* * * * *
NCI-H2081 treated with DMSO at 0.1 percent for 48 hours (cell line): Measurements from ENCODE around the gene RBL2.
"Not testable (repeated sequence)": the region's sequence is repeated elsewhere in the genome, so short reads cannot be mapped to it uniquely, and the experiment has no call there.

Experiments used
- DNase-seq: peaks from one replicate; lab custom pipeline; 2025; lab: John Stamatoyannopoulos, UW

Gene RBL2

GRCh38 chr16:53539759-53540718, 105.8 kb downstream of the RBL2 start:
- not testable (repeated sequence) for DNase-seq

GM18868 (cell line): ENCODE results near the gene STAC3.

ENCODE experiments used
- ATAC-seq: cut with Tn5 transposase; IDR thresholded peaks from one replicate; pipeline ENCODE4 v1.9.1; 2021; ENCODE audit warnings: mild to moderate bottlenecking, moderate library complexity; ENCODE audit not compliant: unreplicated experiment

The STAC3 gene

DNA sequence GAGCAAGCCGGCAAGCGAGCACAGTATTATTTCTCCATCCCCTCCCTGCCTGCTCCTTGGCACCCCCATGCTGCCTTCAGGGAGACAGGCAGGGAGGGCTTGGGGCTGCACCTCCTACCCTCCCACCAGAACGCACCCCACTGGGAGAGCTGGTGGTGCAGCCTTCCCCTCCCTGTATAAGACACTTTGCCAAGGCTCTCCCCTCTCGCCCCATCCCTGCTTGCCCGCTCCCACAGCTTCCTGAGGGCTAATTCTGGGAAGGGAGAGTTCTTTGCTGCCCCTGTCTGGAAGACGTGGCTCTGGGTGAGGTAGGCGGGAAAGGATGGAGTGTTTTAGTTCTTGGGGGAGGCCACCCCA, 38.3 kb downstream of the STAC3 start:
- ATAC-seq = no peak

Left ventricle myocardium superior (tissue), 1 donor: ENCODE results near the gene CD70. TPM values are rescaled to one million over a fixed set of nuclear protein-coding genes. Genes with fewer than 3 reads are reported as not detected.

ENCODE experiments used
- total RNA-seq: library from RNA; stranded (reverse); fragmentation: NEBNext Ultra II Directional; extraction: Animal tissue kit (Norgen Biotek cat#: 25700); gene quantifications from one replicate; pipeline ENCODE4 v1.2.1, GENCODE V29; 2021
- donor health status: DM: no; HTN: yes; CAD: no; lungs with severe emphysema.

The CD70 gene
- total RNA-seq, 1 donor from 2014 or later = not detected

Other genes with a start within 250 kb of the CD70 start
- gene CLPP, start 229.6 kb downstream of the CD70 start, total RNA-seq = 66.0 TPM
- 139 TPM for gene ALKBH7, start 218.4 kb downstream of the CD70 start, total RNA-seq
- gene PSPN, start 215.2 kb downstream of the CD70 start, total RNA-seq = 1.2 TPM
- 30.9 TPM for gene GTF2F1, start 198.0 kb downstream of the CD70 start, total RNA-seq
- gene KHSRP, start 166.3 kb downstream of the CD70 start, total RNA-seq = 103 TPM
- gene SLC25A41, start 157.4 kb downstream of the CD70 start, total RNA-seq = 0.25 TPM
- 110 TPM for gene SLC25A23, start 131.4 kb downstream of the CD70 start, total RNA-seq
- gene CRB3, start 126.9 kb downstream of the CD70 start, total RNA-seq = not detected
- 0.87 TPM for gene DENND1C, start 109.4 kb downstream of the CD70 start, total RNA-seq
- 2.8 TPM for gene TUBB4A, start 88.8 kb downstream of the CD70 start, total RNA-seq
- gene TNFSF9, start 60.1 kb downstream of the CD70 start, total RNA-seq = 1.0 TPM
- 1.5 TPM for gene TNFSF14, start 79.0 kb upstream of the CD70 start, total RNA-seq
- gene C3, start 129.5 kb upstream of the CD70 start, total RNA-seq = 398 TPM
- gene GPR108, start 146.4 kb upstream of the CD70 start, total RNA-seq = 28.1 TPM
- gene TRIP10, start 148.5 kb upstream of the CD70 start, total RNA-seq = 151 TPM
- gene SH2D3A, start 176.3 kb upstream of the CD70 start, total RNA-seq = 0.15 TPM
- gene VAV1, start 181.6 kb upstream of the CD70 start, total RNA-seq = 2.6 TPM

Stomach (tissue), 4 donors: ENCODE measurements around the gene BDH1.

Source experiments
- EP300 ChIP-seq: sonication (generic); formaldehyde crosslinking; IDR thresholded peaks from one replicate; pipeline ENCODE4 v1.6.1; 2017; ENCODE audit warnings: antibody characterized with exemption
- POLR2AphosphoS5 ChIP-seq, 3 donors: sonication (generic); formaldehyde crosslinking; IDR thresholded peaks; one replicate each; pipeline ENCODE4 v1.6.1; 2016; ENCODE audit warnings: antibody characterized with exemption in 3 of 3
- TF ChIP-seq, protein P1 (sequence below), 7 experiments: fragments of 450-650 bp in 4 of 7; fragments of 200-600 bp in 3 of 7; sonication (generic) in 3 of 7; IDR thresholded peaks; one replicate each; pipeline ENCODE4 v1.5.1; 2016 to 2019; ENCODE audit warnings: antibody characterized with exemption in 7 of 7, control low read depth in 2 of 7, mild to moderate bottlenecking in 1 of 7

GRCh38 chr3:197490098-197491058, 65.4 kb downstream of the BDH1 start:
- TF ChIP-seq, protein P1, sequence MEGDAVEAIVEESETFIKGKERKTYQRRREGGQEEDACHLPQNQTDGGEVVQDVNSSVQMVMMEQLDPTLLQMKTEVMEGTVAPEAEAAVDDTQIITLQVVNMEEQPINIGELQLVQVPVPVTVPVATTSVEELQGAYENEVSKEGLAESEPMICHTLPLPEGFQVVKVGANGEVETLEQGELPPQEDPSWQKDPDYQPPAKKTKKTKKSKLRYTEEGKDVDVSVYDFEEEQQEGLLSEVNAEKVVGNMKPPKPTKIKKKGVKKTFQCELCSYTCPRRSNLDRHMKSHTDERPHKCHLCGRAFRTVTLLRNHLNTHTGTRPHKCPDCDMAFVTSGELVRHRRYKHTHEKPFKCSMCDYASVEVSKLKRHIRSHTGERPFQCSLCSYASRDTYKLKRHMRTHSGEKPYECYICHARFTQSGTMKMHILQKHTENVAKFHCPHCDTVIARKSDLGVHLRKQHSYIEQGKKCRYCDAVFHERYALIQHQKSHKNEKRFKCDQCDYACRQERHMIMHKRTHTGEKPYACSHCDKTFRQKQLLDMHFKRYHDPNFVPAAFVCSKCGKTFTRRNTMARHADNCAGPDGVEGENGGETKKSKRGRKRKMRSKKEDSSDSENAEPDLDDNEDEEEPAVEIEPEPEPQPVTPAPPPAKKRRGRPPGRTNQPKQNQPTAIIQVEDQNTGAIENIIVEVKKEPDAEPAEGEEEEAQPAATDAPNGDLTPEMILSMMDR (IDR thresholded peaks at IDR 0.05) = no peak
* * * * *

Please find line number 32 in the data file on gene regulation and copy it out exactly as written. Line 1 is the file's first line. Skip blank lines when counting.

- 1.5 TPM for gene TNFSF14, start 79.0 kb upstream of the CD70 start, total RNA-seq